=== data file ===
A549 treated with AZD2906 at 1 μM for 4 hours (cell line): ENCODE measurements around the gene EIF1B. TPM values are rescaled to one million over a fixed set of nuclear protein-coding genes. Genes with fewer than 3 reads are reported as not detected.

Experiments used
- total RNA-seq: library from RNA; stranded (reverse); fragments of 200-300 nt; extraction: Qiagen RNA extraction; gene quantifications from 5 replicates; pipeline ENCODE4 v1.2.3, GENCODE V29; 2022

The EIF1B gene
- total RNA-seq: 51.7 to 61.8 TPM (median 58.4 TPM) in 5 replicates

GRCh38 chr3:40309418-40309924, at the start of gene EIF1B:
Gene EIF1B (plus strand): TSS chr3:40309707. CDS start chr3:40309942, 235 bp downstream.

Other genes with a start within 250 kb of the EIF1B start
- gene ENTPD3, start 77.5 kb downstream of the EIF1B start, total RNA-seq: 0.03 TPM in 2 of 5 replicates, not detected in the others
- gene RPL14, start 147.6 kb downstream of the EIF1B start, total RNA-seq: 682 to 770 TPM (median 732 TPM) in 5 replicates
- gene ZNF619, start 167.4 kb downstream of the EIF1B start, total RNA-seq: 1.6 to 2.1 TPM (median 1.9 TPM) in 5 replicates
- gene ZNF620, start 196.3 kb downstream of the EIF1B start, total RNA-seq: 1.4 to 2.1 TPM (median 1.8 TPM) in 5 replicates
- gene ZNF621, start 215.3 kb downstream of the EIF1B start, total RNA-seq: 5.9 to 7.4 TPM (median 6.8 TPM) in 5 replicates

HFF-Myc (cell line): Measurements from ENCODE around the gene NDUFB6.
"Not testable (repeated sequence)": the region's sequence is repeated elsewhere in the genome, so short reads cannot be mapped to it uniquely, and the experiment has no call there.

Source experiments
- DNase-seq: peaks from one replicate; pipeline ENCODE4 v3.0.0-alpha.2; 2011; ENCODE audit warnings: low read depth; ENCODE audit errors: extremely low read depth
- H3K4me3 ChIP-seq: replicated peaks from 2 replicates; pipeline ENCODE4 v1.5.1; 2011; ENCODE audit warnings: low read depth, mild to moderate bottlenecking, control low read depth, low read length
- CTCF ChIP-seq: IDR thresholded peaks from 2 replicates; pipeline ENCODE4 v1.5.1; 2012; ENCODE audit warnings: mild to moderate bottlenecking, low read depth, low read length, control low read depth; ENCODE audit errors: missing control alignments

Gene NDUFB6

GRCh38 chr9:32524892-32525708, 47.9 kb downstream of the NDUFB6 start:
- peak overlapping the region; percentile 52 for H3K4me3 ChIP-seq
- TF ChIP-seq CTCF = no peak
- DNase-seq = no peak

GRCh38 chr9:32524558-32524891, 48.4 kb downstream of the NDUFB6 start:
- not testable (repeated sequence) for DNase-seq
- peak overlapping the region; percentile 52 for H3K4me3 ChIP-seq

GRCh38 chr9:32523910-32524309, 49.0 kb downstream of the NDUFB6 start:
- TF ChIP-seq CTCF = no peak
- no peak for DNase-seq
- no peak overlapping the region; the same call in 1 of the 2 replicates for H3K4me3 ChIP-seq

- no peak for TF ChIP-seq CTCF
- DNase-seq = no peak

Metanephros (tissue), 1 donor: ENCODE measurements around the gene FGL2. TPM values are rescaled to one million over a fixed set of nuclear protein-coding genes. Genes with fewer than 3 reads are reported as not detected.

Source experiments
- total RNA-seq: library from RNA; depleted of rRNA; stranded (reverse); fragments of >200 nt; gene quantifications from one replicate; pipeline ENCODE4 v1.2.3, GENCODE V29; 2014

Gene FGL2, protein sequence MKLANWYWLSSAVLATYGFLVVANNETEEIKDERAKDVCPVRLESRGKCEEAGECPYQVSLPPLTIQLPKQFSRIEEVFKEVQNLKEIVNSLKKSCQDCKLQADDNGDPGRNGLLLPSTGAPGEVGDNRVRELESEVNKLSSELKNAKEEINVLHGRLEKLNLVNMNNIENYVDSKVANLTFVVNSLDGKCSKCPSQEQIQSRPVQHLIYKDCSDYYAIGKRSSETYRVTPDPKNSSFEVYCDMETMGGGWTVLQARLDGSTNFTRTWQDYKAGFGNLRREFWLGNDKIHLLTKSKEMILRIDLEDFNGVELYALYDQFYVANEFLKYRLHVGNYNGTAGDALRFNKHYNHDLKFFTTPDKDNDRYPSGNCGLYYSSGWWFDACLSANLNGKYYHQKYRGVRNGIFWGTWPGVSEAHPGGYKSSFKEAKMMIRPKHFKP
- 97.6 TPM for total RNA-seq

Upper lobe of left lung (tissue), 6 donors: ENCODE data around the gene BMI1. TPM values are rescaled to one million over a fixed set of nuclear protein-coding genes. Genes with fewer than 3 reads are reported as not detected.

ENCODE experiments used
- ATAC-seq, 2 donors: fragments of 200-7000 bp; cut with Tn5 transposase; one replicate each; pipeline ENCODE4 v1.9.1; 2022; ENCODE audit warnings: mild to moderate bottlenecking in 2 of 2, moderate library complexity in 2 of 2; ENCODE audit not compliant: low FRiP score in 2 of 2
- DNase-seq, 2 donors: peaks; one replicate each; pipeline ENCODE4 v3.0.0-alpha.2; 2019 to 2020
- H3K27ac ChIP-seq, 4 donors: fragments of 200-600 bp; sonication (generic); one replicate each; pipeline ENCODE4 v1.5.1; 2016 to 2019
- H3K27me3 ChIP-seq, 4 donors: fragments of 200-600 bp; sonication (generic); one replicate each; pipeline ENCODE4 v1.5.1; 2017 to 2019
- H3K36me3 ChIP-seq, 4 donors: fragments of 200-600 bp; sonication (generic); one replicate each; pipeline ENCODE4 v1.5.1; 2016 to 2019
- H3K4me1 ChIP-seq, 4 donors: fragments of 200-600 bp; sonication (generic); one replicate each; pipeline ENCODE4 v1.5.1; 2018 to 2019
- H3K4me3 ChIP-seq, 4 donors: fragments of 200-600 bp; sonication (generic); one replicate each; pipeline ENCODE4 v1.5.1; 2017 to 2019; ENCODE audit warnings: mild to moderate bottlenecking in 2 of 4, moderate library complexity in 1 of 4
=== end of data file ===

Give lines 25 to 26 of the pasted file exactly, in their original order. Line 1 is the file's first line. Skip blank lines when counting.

GRCh38 chr9:32524558-32524891, 48.4 kb downstream of the NDUFB6 start:
- not testable (repeated sequence) for DNase-seq